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Clinical Information

Chemical Structure

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Clinical Pharmacology

The physiologic mechanism of erection of the penis involves release of nitric oxide (NO) in the corpus cavernosum during sexual stimulation. NO then activates the enzyme guanylate cyclase, which results in increased levels of cyclic guanosine monophosphate (cGMP), producing smooth muscle relaxation in the corpus cavernosum and allowing inflow of blood.

Sildenafil enhances the effect of NO by inhibiting phosphodiesterase type 5 (PDE5), which is responsible for degradation of cGMP in the corpus cavernosum. Sildenafil has no direct relaxant effect on isolated human corpus cavernosum. When sexual stimulation causes local release of NO, inhibition of PDE5 by sildenafil causes increased levels of cGMP in the corpus cavernosum, resulting in smooth muscle relaxation and inflow of blood to the corpus cavernosum. Sildenafil at recommended doses has no effect in the absence of sexual stimulation.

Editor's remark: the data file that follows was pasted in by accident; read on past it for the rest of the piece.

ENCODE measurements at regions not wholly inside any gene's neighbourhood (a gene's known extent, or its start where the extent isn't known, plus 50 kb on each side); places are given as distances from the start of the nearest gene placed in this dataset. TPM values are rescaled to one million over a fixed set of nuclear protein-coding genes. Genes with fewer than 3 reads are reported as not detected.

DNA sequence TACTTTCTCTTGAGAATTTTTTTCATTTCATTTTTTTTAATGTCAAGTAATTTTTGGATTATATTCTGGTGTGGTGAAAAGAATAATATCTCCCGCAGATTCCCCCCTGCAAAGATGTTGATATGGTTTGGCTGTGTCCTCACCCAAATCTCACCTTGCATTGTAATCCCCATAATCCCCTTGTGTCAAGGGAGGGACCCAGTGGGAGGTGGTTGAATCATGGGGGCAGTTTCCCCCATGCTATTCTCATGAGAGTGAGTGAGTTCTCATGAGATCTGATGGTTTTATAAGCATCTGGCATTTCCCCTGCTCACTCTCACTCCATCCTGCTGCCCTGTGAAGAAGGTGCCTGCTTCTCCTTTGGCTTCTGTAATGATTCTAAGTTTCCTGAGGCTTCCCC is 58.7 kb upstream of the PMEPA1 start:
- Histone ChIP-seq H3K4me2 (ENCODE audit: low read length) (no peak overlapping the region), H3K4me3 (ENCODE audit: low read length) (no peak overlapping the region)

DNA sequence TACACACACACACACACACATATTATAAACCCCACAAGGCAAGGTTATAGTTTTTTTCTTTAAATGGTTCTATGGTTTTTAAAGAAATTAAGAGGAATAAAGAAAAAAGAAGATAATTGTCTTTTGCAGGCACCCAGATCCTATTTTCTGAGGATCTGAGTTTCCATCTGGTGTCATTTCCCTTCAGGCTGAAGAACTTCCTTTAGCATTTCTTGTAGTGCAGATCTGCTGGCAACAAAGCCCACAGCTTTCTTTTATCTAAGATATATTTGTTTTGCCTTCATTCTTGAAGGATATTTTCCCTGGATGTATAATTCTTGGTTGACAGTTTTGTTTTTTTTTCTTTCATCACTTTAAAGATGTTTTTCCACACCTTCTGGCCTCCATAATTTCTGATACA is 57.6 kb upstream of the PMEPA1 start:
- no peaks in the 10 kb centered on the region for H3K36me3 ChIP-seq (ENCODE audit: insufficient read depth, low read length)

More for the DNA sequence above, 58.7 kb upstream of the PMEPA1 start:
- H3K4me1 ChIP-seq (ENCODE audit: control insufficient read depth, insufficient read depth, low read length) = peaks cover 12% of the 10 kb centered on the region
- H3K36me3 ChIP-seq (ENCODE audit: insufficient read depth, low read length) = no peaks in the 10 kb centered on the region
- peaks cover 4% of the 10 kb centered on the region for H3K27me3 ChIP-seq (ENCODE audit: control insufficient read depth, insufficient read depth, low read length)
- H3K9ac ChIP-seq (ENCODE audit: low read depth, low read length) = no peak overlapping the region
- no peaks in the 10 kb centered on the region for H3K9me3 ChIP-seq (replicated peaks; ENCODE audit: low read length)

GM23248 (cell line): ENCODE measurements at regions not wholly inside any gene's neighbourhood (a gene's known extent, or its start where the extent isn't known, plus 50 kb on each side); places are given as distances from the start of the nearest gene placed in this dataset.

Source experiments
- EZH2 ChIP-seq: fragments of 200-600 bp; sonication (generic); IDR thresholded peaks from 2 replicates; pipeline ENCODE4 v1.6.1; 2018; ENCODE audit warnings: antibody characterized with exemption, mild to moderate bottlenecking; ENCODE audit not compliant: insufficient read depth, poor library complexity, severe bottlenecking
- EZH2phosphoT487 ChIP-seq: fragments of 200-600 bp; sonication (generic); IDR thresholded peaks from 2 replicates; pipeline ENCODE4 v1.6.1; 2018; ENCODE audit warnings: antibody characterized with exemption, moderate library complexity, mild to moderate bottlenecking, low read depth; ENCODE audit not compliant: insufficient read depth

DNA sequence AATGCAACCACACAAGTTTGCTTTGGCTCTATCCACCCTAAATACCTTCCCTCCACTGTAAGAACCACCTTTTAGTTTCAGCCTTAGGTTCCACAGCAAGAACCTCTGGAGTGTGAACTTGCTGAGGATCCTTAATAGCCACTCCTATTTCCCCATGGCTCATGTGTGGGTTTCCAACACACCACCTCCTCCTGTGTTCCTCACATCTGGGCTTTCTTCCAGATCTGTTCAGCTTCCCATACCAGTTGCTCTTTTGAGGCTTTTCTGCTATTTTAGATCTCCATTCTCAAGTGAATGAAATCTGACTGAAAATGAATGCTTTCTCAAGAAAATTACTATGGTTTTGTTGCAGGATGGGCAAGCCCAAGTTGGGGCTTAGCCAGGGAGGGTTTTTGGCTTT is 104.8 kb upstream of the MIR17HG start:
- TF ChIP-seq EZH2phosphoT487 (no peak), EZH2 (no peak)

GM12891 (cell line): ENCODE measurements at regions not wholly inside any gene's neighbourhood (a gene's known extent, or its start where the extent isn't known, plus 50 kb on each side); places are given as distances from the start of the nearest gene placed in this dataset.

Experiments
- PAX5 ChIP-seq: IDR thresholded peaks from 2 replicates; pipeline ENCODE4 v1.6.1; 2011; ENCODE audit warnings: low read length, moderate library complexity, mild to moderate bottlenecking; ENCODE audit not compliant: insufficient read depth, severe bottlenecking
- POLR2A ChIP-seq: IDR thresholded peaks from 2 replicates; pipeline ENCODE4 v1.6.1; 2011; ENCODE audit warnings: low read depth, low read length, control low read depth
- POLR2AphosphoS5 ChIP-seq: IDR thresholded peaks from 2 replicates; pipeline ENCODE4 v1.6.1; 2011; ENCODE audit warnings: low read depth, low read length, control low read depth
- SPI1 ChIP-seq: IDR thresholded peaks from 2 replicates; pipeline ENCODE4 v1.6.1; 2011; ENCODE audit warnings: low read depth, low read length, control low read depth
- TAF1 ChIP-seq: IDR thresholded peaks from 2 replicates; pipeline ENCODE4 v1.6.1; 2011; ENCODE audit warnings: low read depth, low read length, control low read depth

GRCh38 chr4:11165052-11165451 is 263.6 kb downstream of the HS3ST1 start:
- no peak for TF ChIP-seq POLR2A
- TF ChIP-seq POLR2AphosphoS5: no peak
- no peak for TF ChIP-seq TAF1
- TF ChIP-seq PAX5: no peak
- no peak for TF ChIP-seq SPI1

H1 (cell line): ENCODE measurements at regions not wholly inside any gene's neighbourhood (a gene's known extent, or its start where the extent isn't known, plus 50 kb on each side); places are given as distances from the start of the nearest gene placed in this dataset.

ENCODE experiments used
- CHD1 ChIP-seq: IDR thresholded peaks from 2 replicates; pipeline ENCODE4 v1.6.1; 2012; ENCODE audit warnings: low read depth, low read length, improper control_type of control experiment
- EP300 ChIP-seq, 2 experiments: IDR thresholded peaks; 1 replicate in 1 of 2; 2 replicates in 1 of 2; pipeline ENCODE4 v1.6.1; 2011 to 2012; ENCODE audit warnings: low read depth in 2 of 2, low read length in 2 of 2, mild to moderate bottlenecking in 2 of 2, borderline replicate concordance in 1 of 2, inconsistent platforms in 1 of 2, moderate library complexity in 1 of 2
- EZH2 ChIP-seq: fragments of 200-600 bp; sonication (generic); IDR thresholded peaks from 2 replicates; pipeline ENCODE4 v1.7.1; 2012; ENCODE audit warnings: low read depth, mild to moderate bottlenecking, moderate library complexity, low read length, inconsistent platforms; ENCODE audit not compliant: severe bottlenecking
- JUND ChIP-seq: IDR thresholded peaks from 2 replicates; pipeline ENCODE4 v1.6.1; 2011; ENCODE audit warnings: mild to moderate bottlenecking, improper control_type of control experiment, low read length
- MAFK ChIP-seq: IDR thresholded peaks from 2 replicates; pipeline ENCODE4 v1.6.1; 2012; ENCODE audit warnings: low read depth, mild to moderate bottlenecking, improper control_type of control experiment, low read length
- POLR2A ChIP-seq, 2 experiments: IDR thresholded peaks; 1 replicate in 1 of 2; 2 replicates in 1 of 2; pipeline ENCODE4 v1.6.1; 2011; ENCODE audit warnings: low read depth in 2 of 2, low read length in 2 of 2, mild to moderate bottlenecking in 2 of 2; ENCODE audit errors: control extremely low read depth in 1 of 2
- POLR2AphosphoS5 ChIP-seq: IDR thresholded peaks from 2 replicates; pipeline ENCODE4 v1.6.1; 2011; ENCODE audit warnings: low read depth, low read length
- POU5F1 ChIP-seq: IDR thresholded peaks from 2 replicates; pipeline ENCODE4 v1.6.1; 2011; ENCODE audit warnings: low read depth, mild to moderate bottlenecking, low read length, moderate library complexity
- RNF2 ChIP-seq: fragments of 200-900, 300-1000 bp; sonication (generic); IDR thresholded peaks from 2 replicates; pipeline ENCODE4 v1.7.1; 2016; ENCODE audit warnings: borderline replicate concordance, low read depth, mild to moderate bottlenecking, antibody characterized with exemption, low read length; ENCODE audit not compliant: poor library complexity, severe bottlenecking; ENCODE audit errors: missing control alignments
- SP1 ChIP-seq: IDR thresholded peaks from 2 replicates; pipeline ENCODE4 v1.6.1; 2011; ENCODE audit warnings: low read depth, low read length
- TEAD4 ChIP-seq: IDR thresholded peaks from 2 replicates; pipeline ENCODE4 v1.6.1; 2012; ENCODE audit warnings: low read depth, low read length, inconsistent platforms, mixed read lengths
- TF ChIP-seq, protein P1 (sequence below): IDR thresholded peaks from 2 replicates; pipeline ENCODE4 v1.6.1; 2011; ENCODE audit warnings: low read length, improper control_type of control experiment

Non-Clinical Toxicology
Administration of VIAGRA to patients using nitric oxide donors, such as organic nitrates or organic nitrites in any form. VIAGRA was shown to potentiate the hypotensive effect of nitrates ( , , )

Known hypersensitivity to sildenafil or any component of tablet ( )

Administration with guanylate cyclase (GC) stimulators, such as riociguat ( )

Because candesartan is not significantly metabolized by the cytochrome P450 system and at therapeutic concentrations has no effects on P450 enzymes, interactions with drugs that inhibit or are metabolized by those enzymes would not be expected.